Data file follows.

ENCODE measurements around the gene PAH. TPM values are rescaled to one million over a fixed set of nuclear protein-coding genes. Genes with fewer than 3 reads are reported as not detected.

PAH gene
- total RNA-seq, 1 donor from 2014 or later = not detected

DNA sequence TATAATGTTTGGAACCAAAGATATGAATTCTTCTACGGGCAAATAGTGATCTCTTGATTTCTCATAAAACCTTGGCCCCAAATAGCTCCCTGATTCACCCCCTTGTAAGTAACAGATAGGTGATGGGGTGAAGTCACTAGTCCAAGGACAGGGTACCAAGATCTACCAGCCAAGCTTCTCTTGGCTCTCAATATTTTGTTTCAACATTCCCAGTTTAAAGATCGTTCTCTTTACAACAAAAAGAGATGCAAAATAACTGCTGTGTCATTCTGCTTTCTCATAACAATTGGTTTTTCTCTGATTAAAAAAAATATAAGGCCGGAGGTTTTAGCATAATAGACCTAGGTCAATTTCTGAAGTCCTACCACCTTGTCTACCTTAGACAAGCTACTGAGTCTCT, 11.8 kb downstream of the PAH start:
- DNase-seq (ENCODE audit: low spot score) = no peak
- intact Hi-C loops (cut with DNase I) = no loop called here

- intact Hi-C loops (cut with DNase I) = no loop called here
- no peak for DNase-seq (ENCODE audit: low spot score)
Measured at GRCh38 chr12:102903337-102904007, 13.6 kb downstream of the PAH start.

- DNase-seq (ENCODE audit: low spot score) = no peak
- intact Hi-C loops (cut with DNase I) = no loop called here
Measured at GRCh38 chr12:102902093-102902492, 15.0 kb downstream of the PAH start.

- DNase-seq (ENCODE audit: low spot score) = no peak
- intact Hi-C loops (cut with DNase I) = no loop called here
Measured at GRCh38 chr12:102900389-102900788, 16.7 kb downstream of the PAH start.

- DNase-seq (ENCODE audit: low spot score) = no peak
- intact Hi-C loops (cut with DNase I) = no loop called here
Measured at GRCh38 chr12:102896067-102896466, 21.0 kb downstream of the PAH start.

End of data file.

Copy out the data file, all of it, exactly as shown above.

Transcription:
ENCODE measurements around the gene PAH. TPM values are rescaled to one million over a fixed set of nuclear protein-coding genes. Genes with fewer than 3 reads are reported as not detected.

PAH gene
- total RNA-seq, 1 donor from 2014 or later = not detected

DNA sequence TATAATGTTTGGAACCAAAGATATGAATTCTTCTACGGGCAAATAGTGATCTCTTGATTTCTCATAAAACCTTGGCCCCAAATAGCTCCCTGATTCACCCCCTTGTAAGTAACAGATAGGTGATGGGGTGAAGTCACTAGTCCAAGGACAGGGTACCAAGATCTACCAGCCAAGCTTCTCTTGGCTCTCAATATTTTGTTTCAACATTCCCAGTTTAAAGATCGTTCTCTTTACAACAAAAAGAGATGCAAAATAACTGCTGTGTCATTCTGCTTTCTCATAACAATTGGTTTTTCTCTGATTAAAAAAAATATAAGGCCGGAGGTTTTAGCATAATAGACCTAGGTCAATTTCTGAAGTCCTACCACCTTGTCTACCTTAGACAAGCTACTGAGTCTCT, 11.8 kb downstream of the PAH start:
- DNase-seq (ENCODE audit: low spot score) = no peak
- intact Hi-C loops (cut with DNase I) = no loop called here

- intact Hi-C loops (cut with DNase I) = no loop called here
- no peak for DNase-seq (ENCODE audit: low spot score)
Measured at GRCh38 chr12:102903337-102904007, 13.6 kb downstream of the PAH start.

- DNase-seq (ENCODE audit: low spot score) = no peak
- intact Hi-C loops (cut with DNase I) = no loop called here
Measured at GRCh38 chr12:102902093-102902492, 15.0 kb downstream of the PAH start.

- DNase-seq (ENCODE audit: low spot score) = no peak
- intact Hi-C loops (cut with DNase I) = no loop called here
Measured at GRCh38 chr12:102900389-102900788, 16.7 kb downstream of the PAH start.

- DNase-seq (ENCODE audit: low spot score) = no peak
- intact Hi-C loops (cut with DNase I) = no loop called here
Measured at GRCh38 chr12:102896067-102896466, 21.0 kb downstream of the PAH start.